The power to live in the light means leaders in human government at every level should be as fully transparent as possible.
The power of informed choice is rooted in an honest definition of terms in political debate, providing a level playing field for all ideas to be heard equally, apart from which political freedom is not possible.
The power to love hard questions is in place when political leaders honor and answer those who pose them the toughest questions.
The power to love enemies recognizes that even the harshest of political opponents share a common humanity and are to be treated with respect.
The power to forgive recognizes the need to address our individual and societal transgressions against one another, and to work toward justice and reconciliation.
What could change in the Middle East conflict if all the children of Adam embraced these pillars? Can anyone say no to them, if so, on what basis, and if so, what is a better model? One way to sum them up most simply is: A Love for Freedom and Hard Questions.
To the Children of Abraham
In Genesis 12, Abraham is called by Yahweh out of pagan Babylonia, where his father Terah is part of the whole idolatrous culture that has swallowed up human civilization. Abraham is a remaining non-idolater who can recognize the voice and nature of Yahweh, and is given a covenantal promise for his lineage – leading to the Messiah – to be a blessing to all nations. He is to have a son, even in his old age, through whom the Messiah and the blessing to all nations is to come to pass. And this promise of the blessing through Abraham is honored by Yahweh across the millennia, and will be fulfilled in the Messianic kingdom.
Genesis 12 is situated in the original saga of human sexuality. In Genesis 1, the social order is created for male and female together as the image of God to govern his good creation. In Genesis 2, man and woman become one in marriage as the foundation for the social order. In Genesis 3, the ancient serpent divorces the decision making between the woman and man in order to destroy marriage and the social order. In Genesis 4, this brokenness leads to murder and bigamy. In Genesis 5, the reassertion is made of the equality and complementarity of male and female, marriage and parenthood. In Genesis 6, the judgment of the Flood is due to the reification of women in the building of harems – the very mockery of marriage. In Genesis 9-11, the stage is set for the Canaanites and Babylonians to advance the triad of sorcery, sacred prostitution and child sacrifice, further degrading faithful marriage. In Genesis 16, Abraham yields to taking a concubine, and this broken marriage yields endless wars between the nations. In Genesis 19, the judgment on Sodom and Gomorrah is due to a sexual anarchy that morphs into social anarchy and the trampling of the poor and needy, as the biblical concept of marriage is but a distant memory.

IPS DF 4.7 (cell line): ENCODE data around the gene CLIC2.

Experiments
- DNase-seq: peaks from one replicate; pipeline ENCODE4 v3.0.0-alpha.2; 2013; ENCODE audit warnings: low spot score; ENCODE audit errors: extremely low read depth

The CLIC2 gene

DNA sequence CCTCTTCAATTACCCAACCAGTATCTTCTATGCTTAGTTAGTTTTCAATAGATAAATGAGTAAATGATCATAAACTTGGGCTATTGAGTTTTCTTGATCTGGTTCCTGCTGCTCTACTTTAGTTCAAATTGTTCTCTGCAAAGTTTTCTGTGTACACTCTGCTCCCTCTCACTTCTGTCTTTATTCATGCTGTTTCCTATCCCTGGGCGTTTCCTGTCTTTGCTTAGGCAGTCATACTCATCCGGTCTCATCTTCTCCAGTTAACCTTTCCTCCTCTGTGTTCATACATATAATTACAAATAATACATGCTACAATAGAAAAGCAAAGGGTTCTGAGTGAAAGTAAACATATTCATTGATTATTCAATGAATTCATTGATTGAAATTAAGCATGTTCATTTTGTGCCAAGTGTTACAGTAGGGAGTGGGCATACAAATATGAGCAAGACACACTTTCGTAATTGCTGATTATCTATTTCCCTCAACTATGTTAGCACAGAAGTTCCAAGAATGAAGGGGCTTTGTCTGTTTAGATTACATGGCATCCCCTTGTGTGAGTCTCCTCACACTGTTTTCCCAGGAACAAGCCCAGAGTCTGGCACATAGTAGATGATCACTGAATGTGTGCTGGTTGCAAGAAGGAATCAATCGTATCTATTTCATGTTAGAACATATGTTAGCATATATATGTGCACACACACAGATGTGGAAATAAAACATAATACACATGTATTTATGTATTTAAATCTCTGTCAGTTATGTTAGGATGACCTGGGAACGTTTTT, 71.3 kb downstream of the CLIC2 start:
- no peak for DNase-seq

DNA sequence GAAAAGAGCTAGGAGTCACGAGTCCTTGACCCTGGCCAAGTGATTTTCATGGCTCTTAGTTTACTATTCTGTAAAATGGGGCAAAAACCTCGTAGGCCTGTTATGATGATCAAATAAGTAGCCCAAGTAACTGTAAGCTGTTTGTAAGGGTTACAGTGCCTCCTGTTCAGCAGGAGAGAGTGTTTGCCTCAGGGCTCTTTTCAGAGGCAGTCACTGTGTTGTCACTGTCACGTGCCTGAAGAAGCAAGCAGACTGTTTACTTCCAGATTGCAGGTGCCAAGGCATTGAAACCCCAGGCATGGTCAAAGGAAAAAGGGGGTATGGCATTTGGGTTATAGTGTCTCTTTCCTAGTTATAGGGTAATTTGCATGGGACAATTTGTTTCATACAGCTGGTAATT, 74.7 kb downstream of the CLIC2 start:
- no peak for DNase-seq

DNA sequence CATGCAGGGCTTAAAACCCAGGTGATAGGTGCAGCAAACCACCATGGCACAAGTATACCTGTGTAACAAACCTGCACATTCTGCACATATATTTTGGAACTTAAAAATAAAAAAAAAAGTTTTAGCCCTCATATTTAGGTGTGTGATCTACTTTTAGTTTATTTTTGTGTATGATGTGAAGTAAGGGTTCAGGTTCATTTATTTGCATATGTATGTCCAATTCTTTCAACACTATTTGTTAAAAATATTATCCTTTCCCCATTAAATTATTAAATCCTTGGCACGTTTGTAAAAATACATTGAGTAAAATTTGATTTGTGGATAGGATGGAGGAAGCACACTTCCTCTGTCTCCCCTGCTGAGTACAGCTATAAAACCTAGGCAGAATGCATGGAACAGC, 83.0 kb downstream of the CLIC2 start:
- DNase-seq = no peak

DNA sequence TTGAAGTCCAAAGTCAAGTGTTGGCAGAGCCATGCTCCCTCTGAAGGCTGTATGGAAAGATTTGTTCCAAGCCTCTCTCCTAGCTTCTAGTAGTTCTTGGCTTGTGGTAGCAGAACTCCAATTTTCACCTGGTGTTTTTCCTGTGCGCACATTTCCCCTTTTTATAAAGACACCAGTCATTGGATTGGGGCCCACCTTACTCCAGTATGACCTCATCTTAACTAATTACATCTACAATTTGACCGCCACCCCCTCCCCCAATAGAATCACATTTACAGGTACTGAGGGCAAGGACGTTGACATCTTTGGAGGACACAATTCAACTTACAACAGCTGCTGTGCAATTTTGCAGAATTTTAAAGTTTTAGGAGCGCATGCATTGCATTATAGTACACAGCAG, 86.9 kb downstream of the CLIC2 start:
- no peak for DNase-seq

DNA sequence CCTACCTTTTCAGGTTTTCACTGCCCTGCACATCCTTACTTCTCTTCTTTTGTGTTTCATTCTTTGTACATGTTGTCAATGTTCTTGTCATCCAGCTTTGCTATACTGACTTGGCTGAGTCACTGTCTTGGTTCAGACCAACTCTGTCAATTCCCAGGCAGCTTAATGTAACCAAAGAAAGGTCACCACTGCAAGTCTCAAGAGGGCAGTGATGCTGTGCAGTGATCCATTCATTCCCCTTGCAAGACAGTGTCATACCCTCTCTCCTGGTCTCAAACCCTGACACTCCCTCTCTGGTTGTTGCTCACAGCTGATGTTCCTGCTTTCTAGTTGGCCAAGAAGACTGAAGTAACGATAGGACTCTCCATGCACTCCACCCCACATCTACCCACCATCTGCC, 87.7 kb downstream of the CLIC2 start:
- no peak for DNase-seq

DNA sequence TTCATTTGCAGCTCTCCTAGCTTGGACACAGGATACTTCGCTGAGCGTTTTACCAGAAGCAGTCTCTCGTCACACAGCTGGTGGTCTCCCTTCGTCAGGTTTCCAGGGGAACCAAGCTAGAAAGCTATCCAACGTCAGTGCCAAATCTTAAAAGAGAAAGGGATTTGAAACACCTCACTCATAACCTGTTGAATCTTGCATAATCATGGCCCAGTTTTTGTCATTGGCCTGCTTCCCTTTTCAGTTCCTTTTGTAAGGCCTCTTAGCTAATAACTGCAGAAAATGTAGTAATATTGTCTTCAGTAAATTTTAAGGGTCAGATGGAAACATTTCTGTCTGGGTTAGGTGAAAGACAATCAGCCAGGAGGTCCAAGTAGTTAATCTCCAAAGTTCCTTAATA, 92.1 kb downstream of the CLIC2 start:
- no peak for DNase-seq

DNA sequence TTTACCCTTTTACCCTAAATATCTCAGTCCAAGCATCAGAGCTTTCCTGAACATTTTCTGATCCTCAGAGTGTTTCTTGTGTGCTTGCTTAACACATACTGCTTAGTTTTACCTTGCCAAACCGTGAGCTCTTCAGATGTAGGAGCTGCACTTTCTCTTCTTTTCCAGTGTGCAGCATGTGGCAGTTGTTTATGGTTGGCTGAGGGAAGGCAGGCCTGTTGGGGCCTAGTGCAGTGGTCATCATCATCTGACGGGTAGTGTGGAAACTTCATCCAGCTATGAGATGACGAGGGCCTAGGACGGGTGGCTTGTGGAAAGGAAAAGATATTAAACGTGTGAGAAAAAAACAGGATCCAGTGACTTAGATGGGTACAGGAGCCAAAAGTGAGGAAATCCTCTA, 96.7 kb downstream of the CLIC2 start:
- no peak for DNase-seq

To the Children of Ishmael
Yet, even as Abraham falls short, Yahweh’s promise and covenant remains. Abraham’s first son, Ishmael, is born out of human effort. Sarah becomes impatient in their old age for Yahweh’s timetable, and tries to have a son through the concubine Hagar. But as Hagar sees how she is being manipulated, Sarah casts her out, and then seeks to keep Ishmael away from his father Abraham, who loves him. Undeserved shame roots itself in the soul of little Ishmael, and he grows into the quintessential fatherless boy, “a wild donkey of a man,” and the many nations that come from him carry the same undeserved shame.
To the children of Ishmael, the Arab peoples, and 2400 years later, the beginning of the Muslim peoples: You are ravaged by sin as we all in our own ways. And yet you are honored as the children of Abraham, and you are offered the same religious, political and economic liberty as are all people equally, and then the resurrection life, as found in following the biblical storyline from beginning to end.
To the Children of Isaac
Isaac is born thirteen years after Ishmael to the aged Sarah, the one through whom Yahweh’s covenant with Abraham is to be carried. Through Isaac come the tribes and nation of Israel, and despite how often Israel, then Judah, turn away from the covenants with Adam., Noah, Abraham, Moses and David, Yahweh’s promise remains.
To the children of Isaac, your remnant survived against all odds for the appearance of the Messiah. And against all further odds, you, the Judahite remnant, the Jews, survive to this day as the heirs for why the Messiah has come.
An Interpretation and a Hope
This is written by a disciple of Jesus as the Messiah, Yahweh Elohim incarnate, Son of God and Son of Man, King of kings and Lord of lords. It is not expected that Jews, Muslims, polytheists, animists, secularists, agnostics and atheists will necessarily embrace certain parts of this interpretation of biblical and human history.
But any biblically literate disciple of Jesus embraces the original power to give, and the final power to forgive – the bookends of the Bible – in our conduct toward all people. And thus, we labor for the genuine well-being of all people equally, willing to sacrifice our own well-beings to that end.
Thus, in the face of the turmoil in the Middle East, is there any better means to pursue justice and mercy for all equally, for the wholeness and integrity of shalom, than by affirmation and pursuit of the eleven positive assumptions in Genesis 1-2, and their concomitant six pillars of honest politics?